Twenty-three studies with more than 1,634 participants were included in the review.
There were methodological flaws in the majority of the included studies.
Tea tree oil.
One RCT compared tea tree oil water-based gel with 5% benzoyl peroxide lotion. The tea tree oil was significantly less effective than benzoyl peroxide in reducing inflammatory lesions, although it produced an improvement over baseline.
Nigerian Toto ointment and soap.
One RCT compared Toto ointment and soap with sulphur ointment. It reported that participants showed good response to Toto ointment or soap, or to both.
Ocimum gratissimum oil and Ocimum basilicum leaves; Aloe vera. Three studies examined products containing Ocimum gratissimum oil or Ocimum basilicum. One reported that three of 16 Ocimum gratissimum oil products produced a significantly greater reduction in lesion count than a comparison treatment of 10% benzoyl peroxide. A second study found that Ocimum gratissimum oil combined with 50% and 100% Aloe vera was superior to placebo. A methodologically poor study found that topical application of Ocimum basilicum leaves were as effective as oral tetracycline combined with topical sulphur.
A double-blind, placebo-controlled, crossover RCT found that linoleic acid reduced follicular size in patients with comedonal acne. However, this was not a study of efficacy on clinical acne. A second study of uncertain design claimed a 75% reduction in inflammatory acne lesions with linoleic acid, but no supporting data were presented.
Gluconolactone and glycolic acid.
A double-blind, placebo-controlled trial found that topical gluconolactone was significantly more effective than placebo in the reduction of both inflammatory and non-inflammatory acne lesions. Its efficacy was comparable to 5% benzoyl peroxide for non-inflammatory lesions, but was significantly lower for inflammatory lesions. It was less irritating to the skin than benzoyl peroxide. An RCT found that 70% glycolic acid was as effective as Jessner's solution and was better tolerated. An RCT that compared 15% topical glycolic acid combined with azelaic acid with topical tretinoin found a significantly greater reduction in inflammatory lesions after 12 weeks, but no difference in comedones. Two uncontrolled studies reported improvement of acne with self-administered glycolic acid before and after physician-administered glycolic acid peels, but statistical support for this was not provided.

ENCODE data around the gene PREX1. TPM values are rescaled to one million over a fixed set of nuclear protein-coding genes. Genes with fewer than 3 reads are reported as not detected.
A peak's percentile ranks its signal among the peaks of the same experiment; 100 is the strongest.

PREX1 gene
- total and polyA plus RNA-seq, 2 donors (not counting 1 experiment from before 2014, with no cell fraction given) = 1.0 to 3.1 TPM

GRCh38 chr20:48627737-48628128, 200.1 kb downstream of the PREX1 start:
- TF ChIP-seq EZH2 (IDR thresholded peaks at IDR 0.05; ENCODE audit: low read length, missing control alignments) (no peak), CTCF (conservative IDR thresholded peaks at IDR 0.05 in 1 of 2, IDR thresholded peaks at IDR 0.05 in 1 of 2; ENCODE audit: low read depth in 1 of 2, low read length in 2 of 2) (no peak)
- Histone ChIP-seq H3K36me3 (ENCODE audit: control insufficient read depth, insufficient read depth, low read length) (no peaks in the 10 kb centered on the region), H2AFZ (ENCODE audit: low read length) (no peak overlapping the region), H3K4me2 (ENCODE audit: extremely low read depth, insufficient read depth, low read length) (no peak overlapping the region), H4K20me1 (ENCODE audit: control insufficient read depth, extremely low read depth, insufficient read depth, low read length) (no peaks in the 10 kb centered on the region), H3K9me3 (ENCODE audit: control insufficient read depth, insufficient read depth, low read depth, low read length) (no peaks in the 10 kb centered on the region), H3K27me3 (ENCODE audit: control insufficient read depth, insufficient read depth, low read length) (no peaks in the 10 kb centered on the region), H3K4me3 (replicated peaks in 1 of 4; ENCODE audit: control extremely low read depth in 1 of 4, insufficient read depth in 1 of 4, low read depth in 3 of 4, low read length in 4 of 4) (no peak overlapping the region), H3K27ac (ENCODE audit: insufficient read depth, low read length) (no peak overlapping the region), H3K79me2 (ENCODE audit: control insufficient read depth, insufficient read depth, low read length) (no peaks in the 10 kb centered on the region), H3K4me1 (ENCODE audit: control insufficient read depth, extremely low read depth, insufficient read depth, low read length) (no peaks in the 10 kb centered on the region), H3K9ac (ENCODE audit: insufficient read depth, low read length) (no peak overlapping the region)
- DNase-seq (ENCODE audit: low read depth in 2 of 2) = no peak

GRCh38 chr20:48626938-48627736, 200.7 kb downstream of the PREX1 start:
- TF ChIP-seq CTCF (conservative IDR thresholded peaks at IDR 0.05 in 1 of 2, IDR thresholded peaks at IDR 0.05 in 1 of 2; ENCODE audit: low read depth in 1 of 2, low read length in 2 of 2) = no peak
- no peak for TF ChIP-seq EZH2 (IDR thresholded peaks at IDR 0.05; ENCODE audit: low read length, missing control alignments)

Ayerverdic herbal formulations.
Three RCTs assessed ayervedic herbal formulations. One double-blind trial found that topical and oral ayervedic herbal formulations were effective treatments and suggested that combined treatment was superior to oral treatment alone. A second trial found one of four Ayervedic oral therapies to be significantly superior to placebo. The final trial found that two Ayervedic preparations were superior to a third.
A small unblinded RCT compared oral gugulipid with oral tetracycline and found it to be equally effective.
Mask containing several Chinese ingredients.
A poor-quality uncontrolled study reported that a regimen involving a salve and a mask containing several Chinese drugs produced improvement or cure in 83.2% of participants.
Compound oldenlandis mixture.
An incompletely reported study found an oral compound olenlandis mixture to be superior to pills containing Chinese Angelica and Flavescent Sophora.
Chinese-Japanese Kampo formulations.
One controlled trial compared oral administration of one of three Kampo formulations (Seijo-bofu-to, Jumi-haidoku-to, and Toki-shakuyuka-san) to one of two antibiotics. The Kampo formulations were reported to be as effective as the antibiotics and to be superior in the treatment of incidental symptoms, the clinical significance of which was not clear.
Japanese shark liver and gallbladder extract (isolutrol).
A double-blind RCT comparing isolutrol with benzoyl peroxide was performed, but only before-and after results for each intervention were reported. Isolutrol significantly reduced inflammatory but not non-inflammatory lesions in mild to moderate acne.
An uncontrolled study of oral pyroxidine for premenstrual acne flares found that 72% of participants felt the intervention attenuated symptoms, 19% that it did not, and 9% were unsure. This was a self-assessed retrospective outcome measure.
Two poor-quality before-and-after studies examined vitamin A. One of these used 50,000 IU twice daily and found the majority of patients' symptoms were unchanged; the other used 300,000 IU daily and reported that the majority of patients showed a good or excellent response.